Claims - Freedom Of Information requests (FOI)
Bookmark and Share

Freedom Of Information requests (FOI)

BACK to 'Step-by-step guide'

Under the Freedom of Information Act 2000 and the Environmental Information Regulations 2004 you are entitled to any information (usually free of charge) that is held by a council or highways agency about a road and the safety inspections of it. As the authorities will rely on safety inspections to refuse your claim, at some stage you will need information about how and when these inspections are undertaken. How and when they are undertaken can vary a lot between different authorities.

If you type the name of the authority you intend to claim against and the words "freedom of information" into an internet search engine, you should find a web page that will tell you all you need about how to make an FOI request from them. E-mail requests are generally handled well.

If you've already submitted a claim your FOI request MUST be sent to the authority, NOT to the claims handler. This applies even if you have already started your claim and the claims handler has insisted that all correspondence comes through them.

Title your e-mail or letter 'Freedom of Information Act - Request for Information' to avoid any confusion at all. There is no requirement to mention your claim, and it might be better if you don't. Start your letter with something like:

"Under the general requirements of the Freedom of Information Act 2000, I would be grateful if you would provide the following information in relation to Smithy Lane, Smithtown, and in particular the section between Smith Street and Smith Close"

If you request the following information, it should enable you to adequately consider the authority's safety inspections and road classifications:

  • Dates of all safety inspections undertaken on the carriageway in the two years preceding the date of your incident
  • Details of all carriageway defects identified during safety inspections in the two years preceding your incident
  • Details of how carriageway safety inspections are undertaken, including whether walked or driven, the speed of the inspection vehicle and the number of persons in the vehicle.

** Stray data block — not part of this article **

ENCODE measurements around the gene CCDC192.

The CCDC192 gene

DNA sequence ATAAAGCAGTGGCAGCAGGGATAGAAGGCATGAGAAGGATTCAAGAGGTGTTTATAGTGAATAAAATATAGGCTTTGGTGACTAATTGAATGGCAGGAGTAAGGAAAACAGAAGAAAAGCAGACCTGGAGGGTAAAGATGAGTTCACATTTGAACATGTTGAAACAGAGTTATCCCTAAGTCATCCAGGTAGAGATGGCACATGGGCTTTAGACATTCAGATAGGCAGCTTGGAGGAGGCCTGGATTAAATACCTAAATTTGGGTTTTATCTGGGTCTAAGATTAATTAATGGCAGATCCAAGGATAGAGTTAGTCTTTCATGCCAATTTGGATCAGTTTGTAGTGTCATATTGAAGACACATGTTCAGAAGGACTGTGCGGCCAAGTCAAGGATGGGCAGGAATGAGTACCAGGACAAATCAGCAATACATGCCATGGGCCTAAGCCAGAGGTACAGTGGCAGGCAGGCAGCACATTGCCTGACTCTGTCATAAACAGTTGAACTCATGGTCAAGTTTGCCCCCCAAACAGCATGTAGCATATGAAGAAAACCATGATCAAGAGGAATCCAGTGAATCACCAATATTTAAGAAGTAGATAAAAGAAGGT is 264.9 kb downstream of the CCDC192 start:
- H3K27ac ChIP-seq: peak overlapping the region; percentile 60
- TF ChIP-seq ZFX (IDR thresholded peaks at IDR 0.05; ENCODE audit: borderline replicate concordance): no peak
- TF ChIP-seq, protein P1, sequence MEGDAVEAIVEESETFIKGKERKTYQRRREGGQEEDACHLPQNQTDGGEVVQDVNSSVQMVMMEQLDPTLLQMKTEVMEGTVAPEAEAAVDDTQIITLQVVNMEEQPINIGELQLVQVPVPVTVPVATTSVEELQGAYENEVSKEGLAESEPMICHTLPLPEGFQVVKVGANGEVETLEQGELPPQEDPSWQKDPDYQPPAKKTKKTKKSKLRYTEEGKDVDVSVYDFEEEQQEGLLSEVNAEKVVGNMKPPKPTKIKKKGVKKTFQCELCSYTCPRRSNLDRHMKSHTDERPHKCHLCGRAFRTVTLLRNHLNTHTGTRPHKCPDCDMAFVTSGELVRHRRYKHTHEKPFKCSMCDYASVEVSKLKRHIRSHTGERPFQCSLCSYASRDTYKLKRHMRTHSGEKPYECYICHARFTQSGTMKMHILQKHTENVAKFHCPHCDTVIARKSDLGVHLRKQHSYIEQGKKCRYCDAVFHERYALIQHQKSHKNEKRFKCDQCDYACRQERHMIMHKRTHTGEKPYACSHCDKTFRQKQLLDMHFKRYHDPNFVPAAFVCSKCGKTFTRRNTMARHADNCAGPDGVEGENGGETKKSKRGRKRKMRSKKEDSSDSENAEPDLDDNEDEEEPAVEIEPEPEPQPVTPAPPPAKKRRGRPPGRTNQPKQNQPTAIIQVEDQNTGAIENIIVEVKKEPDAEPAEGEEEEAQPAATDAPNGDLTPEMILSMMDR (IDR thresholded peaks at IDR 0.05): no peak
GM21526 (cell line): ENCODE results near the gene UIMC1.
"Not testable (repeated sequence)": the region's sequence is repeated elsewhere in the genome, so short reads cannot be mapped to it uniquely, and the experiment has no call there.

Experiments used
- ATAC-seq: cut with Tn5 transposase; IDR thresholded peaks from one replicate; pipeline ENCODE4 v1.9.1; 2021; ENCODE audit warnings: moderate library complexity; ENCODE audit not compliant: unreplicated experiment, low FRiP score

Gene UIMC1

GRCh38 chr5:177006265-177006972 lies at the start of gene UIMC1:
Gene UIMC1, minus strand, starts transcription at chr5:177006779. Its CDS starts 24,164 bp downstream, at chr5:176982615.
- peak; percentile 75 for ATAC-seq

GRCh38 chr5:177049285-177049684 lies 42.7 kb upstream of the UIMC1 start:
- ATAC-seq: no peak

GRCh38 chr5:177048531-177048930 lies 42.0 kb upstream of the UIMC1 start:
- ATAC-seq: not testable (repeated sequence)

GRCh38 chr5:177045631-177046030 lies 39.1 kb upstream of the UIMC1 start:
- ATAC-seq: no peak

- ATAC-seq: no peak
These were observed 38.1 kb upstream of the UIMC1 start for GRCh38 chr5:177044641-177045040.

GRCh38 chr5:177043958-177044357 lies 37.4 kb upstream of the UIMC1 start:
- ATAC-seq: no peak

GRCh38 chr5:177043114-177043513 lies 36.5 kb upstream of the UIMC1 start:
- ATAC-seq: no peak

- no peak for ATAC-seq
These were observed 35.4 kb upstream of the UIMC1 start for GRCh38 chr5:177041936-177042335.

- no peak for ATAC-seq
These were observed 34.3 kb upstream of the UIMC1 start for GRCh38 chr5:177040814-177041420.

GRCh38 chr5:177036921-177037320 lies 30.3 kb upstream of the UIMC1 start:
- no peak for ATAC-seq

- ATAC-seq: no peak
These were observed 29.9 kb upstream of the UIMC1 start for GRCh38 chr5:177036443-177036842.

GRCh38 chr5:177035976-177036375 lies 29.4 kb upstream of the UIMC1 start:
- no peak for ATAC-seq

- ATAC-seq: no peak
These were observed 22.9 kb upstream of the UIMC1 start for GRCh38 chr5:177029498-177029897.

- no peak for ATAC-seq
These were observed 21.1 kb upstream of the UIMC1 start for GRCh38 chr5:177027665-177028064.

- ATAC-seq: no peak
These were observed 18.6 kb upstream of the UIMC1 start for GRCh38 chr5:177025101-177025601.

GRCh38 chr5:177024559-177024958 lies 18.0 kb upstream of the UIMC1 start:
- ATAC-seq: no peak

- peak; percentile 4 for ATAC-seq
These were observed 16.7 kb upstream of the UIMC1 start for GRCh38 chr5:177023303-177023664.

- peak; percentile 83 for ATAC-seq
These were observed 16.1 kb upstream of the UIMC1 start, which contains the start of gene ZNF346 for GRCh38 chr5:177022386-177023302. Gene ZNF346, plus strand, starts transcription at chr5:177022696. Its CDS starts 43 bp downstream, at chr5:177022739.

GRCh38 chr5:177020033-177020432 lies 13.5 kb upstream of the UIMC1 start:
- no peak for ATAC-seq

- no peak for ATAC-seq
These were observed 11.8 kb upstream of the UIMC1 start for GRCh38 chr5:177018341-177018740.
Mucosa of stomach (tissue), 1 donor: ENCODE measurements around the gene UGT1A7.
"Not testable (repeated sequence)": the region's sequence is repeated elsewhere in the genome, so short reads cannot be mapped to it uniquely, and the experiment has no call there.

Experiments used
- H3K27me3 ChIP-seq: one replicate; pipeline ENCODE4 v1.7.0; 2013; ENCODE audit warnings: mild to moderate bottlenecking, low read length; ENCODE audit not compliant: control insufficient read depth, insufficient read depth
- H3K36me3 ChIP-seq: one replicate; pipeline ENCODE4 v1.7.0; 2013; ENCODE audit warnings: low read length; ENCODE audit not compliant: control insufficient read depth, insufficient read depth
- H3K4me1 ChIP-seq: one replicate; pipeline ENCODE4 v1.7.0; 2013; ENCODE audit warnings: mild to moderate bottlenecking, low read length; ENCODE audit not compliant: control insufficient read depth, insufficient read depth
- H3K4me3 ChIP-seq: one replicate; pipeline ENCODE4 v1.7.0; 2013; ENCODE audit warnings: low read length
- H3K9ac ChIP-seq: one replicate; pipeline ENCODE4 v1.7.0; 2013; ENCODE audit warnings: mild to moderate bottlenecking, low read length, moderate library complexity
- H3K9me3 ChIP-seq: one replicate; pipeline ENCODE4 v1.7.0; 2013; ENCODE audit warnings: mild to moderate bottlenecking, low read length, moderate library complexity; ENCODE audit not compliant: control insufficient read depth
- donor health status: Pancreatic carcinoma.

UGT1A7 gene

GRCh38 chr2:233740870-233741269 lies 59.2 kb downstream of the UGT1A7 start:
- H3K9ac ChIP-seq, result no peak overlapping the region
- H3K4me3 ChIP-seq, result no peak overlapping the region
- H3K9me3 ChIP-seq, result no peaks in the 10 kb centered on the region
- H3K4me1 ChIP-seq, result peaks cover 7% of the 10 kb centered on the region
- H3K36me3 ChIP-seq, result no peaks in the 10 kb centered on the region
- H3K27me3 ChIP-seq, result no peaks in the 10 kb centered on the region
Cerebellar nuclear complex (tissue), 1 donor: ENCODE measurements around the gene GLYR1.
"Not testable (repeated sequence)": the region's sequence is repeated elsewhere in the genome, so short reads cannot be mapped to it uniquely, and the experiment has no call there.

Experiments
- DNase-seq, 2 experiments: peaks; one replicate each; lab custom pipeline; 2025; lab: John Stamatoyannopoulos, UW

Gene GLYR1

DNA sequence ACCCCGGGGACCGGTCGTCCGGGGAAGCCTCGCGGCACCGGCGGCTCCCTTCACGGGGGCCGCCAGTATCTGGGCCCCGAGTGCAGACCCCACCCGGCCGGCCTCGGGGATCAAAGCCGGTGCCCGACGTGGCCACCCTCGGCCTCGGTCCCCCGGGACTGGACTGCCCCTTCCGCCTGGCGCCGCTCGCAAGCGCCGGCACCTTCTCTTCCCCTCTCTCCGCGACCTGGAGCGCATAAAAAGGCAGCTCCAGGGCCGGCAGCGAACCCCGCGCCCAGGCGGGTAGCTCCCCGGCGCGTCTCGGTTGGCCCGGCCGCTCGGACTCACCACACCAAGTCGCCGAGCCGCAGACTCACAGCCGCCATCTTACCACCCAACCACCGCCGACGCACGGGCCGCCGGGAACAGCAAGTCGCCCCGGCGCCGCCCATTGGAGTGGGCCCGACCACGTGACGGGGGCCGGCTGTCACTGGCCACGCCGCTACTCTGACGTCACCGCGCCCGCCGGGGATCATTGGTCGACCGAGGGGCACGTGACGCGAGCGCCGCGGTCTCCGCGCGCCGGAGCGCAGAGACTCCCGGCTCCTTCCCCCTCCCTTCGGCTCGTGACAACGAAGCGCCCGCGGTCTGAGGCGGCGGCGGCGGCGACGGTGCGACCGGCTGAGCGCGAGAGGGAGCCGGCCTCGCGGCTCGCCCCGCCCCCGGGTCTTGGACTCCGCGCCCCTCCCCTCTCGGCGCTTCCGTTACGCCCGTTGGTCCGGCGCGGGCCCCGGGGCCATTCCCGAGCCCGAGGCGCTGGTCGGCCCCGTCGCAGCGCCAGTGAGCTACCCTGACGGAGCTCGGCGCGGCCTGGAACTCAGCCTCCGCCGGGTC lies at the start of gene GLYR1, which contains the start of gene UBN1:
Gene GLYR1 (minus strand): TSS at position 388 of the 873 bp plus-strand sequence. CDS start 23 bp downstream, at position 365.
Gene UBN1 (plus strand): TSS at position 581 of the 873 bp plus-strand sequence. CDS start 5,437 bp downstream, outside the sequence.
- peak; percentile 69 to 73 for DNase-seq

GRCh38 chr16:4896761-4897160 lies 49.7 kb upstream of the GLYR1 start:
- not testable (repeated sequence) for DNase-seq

• The intended frequency of carriageway safety inspections.
  • Details of all complaints and/or enquiries relating to the carriageway, received in the two years preceding your incident.
  • The hierarchy classification.
  • The road/section number.
  • The defect intervention criteria adopted in relation to the identification of all categories of carriageway potholes (in other words, this means how they define a pothole as requiring attention)
  • The time period(s) adopted between identification and repair (temporary and permanent) of all categories of carriageway defects.
  • Whether or not the authority has formally adopted all or part of the standards contained within the national code of practice for highways maintenance management.

The authority should acknowledge your request, but don't worry if they don't. They then have 20 working days to supply the information and most will comply. If they don't, you can complain to the Information Commissioner's Office. However, it is also worth sending a second e-mail/letter to the authority first, reminding them about your request and that the 20 days have expired. This might avoid getting someone into trouble for a slight oversight.

If you make your FOI request after you claim, the authority might refuse to supply the documents on the grounds that they are disclosable documents now. If this happens, you might need legal advice.

Some of the information might come as computer printout, which you can't understand. If this happens, leave a message on the forum of this website and someone should be able to help you.

How to claim

Find out how to claim if your car has suffered pothole damage:

How to claimStep-by-step guideCouncil contactsAsk advice